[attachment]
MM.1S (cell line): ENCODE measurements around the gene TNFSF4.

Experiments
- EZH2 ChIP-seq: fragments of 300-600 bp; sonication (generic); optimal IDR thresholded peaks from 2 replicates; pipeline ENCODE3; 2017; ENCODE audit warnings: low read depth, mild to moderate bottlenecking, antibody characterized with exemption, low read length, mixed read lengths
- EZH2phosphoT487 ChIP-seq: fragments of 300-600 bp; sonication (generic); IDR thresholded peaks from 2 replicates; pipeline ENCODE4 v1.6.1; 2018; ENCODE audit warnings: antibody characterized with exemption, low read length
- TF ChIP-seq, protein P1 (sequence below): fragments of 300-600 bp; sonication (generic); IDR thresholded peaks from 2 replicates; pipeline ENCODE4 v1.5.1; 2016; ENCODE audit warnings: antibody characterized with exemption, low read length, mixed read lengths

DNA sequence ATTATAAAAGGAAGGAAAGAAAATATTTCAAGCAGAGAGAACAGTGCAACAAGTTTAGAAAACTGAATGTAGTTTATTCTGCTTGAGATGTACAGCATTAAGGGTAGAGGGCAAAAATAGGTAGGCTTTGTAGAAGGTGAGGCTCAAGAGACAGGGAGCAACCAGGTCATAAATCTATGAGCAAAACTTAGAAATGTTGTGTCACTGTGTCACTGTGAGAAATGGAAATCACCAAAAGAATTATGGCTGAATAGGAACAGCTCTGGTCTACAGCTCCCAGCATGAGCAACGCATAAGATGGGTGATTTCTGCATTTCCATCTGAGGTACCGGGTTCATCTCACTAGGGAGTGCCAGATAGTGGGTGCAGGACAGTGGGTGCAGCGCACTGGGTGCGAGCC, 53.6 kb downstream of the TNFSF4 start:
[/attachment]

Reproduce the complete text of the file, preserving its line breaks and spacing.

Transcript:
MM.1S (cell line): ENCODE measurements around the gene TNFSF4.

Experiments
- EZH2 ChIP-seq: fragments of 300-600 bp; sonication (generic); optimal IDR thresholded peaks from 2 replicates; pipeline ENCODE3; 2017; ENCODE audit warnings: low read depth, mild to moderate bottlenecking, antibody characterized with exemption, low read length, mixed read lengths
- EZH2phosphoT487 ChIP-seq: fragments of 300-600 bp; sonication (generic); IDR thresholded peaks from 2 replicates; pipeline ENCODE4 v1.6.1; 2018; ENCODE audit warnings: antibody characterized with exemption, low read length
- TF ChIP-seq, protein P1 (sequence below): fragments of 300-600 bp; sonication (generic); IDR thresholded peaks from 2 replicates; pipeline ENCODE4 v1.5.1; 2016; ENCODE audit warnings: antibody characterized with exemption, low read length, mixed read lengths

DNA sequence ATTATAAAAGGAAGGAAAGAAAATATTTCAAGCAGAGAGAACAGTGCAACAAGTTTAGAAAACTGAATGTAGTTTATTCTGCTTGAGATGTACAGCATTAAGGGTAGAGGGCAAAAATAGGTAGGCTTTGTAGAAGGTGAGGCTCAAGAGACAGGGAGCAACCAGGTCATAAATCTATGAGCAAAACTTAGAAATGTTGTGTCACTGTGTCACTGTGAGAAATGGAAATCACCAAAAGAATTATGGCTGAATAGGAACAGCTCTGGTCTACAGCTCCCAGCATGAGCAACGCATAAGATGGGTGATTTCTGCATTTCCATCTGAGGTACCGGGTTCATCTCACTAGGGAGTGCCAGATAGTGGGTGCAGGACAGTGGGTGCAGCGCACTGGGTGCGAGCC, 53.6 kb downstream of the TNFSF4 start: